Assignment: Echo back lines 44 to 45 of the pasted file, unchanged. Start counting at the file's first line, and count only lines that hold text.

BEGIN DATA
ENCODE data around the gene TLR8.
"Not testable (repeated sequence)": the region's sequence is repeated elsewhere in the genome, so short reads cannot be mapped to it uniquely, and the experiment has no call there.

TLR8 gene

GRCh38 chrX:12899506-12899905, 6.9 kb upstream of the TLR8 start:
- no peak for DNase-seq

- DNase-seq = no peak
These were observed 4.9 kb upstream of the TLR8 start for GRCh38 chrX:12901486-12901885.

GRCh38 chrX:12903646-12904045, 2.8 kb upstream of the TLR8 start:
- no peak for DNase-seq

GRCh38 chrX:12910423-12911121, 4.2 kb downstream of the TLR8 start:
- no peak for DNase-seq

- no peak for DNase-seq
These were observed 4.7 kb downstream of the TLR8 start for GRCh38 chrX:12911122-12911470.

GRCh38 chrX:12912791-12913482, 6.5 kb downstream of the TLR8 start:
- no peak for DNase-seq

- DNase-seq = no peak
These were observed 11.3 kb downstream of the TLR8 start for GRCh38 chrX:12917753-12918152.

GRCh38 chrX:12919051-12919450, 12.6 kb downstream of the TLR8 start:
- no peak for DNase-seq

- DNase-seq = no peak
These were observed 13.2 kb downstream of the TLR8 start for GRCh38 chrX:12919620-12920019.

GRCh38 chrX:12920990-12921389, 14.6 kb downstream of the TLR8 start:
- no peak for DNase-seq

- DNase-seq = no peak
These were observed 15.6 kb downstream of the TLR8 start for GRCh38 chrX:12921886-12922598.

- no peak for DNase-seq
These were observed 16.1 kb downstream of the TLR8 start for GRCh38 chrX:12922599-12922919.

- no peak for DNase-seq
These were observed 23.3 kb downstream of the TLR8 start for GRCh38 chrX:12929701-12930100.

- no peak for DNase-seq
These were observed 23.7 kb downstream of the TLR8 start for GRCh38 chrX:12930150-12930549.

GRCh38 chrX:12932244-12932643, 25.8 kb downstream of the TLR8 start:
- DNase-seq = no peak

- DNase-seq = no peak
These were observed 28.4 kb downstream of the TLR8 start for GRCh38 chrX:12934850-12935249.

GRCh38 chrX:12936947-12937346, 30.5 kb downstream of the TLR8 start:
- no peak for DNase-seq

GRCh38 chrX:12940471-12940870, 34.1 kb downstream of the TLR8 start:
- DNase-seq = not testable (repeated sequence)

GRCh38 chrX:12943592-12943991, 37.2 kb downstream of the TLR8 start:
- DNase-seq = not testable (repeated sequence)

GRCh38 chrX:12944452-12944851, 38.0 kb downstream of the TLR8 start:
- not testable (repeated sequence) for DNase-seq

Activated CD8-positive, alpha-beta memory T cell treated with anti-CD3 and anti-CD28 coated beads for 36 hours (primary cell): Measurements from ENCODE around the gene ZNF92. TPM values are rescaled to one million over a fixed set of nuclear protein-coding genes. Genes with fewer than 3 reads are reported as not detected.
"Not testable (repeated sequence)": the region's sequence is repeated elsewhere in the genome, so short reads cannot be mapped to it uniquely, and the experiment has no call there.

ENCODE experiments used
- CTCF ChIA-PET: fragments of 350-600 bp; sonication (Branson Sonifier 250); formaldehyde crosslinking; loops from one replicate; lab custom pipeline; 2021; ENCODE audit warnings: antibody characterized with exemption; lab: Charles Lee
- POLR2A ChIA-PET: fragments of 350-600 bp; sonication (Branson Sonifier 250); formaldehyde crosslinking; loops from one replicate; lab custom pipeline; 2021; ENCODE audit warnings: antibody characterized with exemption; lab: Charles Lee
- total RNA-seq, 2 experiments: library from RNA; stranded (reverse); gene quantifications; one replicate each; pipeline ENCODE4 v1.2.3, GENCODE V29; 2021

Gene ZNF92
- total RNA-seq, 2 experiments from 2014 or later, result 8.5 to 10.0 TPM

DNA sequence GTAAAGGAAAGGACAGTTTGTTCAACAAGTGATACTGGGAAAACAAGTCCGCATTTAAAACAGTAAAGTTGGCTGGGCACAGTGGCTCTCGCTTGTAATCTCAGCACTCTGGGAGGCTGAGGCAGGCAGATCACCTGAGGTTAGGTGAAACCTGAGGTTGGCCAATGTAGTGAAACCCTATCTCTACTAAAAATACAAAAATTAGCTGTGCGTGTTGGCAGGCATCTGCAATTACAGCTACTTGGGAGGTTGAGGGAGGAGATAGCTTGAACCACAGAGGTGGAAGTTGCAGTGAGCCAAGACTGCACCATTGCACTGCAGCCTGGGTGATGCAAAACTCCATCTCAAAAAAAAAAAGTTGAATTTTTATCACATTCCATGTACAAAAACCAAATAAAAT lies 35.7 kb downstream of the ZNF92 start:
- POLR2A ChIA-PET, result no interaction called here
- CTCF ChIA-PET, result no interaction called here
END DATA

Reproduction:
Activated CD8-positive, alpha-beta memory T cell treated with anti-CD3 and anti-CD28 coated beads for 36 hours (primary cell): Measurements from ENCODE around the gene ZNF92. TPM values are rescaled to one million over a fixed set of nuclear protein-coding genes. Genes with fewer than 3 reads are reported as not detected.
"Not testable (repeated sequence)": the region's sequence is repeated elsewhere in the genome, so short reads cannot be mapped to it uniquely, and the experiment has no call there.